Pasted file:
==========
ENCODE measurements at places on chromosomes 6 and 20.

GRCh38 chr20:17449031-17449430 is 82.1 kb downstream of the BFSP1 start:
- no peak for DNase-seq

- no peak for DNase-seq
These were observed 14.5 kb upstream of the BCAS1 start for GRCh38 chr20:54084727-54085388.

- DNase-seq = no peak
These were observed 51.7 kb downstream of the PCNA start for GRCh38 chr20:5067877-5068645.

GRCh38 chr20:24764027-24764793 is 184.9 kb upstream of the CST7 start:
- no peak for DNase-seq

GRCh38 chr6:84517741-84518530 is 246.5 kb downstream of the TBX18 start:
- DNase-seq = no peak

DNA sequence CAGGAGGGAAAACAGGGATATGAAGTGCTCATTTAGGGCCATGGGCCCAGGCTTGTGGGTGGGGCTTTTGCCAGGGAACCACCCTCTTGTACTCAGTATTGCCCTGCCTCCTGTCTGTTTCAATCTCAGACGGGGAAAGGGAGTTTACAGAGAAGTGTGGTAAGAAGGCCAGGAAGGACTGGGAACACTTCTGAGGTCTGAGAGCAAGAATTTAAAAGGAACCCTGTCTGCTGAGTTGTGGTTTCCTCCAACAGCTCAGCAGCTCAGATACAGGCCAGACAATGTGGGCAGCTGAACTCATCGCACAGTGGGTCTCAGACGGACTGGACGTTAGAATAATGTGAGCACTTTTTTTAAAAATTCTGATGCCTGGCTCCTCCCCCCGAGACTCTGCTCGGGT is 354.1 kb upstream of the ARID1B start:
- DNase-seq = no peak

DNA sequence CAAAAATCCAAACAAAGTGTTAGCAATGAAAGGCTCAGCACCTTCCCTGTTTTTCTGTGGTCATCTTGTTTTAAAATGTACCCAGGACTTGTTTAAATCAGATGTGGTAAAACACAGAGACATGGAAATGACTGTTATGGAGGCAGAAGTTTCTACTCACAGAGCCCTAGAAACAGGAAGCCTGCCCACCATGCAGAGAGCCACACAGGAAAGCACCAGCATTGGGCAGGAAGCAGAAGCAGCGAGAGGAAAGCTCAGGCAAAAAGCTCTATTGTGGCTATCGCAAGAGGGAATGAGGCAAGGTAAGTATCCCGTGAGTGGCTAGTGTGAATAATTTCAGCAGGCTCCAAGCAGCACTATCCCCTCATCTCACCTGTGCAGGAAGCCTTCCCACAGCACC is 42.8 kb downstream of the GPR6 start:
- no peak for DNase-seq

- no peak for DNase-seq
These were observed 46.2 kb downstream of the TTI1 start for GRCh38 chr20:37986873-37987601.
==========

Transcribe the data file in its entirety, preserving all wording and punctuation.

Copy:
ENCODE measurements at places on chromosomes 6 and 20.

GRCh38 chr20:17449031-17449430 is 82.1 kb downstream of the BFSP1 start:
- no peak for DNase-seq

- no peak for DNase-seq
These were observed 14.5 kb upstream of the BCAS1 start for GRCh38 chr20:54084727-54085388.

- DNase-seq = no peak
These were observed 51.7 kb downstream of the PCNA start for GRCh38 chr20:5067877-5068645.

GRCh38 chr20:24764027-24764793 is 184.9 kb upstream of the CST7 start:
- no peak for DNase-seq

GRCh38 chr6:84517741-84518530 is 246.5 kb downstream of the TBX18 start:
- DNase-seq = no peak

DNA sequence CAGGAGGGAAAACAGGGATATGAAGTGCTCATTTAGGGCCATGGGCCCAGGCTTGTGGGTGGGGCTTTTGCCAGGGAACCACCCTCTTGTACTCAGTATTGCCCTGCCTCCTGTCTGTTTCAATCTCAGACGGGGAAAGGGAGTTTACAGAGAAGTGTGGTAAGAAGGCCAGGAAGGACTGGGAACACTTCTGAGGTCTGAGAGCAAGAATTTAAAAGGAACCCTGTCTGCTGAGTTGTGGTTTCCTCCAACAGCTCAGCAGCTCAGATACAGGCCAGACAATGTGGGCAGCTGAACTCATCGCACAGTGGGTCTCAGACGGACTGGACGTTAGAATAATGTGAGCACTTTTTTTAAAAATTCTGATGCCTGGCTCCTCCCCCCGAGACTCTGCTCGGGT is 354.1 kb upstream of the ARID1B start:
- DNase-seq = no peak

DNA sequence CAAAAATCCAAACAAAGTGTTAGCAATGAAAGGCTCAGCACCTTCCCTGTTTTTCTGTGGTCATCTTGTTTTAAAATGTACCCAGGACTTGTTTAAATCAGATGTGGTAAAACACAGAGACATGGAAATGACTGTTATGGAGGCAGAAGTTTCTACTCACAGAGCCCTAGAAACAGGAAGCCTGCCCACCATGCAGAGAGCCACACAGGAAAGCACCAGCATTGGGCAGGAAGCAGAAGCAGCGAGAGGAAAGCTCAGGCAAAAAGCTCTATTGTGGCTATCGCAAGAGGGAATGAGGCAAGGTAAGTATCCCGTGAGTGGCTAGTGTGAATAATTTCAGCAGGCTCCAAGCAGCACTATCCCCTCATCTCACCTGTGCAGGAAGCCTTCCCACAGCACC is 42.8 kb downstream of the GPR6 start:
- no peak for DNase-seq

- no peak for DNase-seq
These were observed 46.2 kb downstream of the TTI1 start for GRCh38 chr20:37986873-37987601.